Gov’t may take over insurance companies: FSC
Insurance companies without a solid finance structure could be acquired by the government immediately if no improvement measures are made, warned Tseng Mingchung ( ), chairman of the Financial Supervisory Commission (FSC), yesterday.
The comment was made to discourage undercapitalized insurers from taking chances before next year, when the Prompt Corrective Action effect.
The PCA mandates penalties against institutions that exhibit deteriorating capital ratios. Starting on Jan. 1, 2016, the government will have the power to take over insurers with a risk-based capital ratio of less than 50 percent.
Tseng’s remark, however, is an indication that the government does not have to wait until next year to take over underperforming companies. The
(PCA) is set to be put into Insurance Act already stipulates that crumbling insurers that are unable to protect customer interests may be acquired by the government.
There is no such “window of opportunity” before the end of the year, Tseng warned, adding that insurers with a weak financial structure can still be taken over.
According to Tseng, Chaoyang Life ( ) is at the center stage this insurance melt-
of down. Nevertheless, considering the interests of the company’s stakeholders, the FSC’s Insurance Bureau is only requesting that Chaoyang raise capital to “prevent it from getting worse,” said Tseng, who added that the company’s operation has now improved.
Acquisition Necessary to Protect
The FSC chief made the comment at the Legislative Yuan yes- terday, where lawmakers including Democratic Progressive Party Legislator Wu Ping-jui ( ) and Kuomintang Legislator Alex Fai ( ) questioned the rational behind the government acquiring failing insurers.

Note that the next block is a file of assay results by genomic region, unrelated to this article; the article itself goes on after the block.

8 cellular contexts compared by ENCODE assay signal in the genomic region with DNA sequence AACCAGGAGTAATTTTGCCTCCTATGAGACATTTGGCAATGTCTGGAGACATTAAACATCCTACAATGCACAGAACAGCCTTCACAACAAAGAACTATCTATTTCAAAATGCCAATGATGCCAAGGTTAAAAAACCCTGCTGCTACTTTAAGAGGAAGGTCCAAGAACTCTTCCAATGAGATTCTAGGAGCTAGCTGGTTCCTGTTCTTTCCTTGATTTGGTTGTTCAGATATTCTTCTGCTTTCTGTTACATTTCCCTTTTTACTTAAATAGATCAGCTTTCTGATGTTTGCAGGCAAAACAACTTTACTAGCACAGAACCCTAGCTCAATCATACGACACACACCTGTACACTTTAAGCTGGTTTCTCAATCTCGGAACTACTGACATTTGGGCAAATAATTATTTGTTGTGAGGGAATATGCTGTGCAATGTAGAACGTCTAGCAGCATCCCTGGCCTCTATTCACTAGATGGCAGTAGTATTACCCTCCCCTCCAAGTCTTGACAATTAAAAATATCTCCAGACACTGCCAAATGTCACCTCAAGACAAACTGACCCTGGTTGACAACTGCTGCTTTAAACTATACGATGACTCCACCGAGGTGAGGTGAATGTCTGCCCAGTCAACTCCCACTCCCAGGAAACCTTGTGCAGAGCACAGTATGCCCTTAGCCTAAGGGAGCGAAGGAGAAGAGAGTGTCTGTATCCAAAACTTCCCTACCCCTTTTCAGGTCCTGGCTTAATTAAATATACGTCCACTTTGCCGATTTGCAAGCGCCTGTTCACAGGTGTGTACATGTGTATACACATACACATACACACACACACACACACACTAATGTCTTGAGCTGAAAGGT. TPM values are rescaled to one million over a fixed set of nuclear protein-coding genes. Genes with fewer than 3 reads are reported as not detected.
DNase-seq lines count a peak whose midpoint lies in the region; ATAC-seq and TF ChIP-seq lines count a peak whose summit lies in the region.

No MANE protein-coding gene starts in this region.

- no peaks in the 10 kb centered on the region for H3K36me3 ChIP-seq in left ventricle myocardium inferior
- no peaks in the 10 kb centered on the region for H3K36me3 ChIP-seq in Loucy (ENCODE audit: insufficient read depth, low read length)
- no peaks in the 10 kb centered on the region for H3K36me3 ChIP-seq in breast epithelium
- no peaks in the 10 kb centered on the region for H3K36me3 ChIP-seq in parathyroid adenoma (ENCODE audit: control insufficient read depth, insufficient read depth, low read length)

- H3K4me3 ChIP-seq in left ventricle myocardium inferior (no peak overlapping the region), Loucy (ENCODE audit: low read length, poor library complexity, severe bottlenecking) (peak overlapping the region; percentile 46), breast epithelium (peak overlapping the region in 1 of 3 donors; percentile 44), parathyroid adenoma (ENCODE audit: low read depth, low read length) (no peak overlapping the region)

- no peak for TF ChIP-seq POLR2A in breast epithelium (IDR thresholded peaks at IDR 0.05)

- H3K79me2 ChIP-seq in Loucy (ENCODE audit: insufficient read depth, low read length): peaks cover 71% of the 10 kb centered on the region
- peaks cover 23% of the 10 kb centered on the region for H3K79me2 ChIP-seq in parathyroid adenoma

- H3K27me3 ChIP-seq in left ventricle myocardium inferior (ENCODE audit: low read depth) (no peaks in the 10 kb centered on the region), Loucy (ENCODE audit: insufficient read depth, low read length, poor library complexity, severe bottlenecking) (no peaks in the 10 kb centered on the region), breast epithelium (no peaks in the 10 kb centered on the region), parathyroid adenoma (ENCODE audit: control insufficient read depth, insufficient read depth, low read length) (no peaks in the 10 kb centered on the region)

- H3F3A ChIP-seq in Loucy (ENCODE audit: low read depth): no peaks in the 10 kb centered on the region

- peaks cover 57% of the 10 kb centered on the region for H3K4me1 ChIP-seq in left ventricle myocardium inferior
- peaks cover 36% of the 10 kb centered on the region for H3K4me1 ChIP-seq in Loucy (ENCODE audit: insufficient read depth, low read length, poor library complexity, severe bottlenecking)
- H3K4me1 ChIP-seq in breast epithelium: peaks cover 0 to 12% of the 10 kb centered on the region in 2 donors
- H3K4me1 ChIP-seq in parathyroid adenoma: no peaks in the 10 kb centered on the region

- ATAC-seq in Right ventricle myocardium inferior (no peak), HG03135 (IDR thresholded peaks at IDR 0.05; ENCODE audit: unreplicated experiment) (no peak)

The FSC took over Singfor Life ( ) and Global Life Insurance ( ) in March, and then sold it at a loss of NT$ 30.3 billion to Cathay Life Insurance ( ) . The maneuver drew much criticism from the public, who argued that the loss should not be burdened by taxpayers.
In the government’s defense, Tseng said the acquisition was necessary to protect consumer interest. Without the take over, the two insurers were bound to fall into a worse financial state, which would further raise the government’s acquisition prices.
The two insurers had about 500,000 customers, and their bankruptcy would hurt consumer interest directly. Taiwan society is not yet at such a mature state that it can witness an evaporation of interest and rights belonging to some 500,000 consumers who have paid premiums for decades, said Tseng, who added that the insurers’ collapse would make financial waves.
The two insurers had negative asset value as early as 2005 and 2006, and they could have been acquired much earlier, based on local regulations, Tseng said.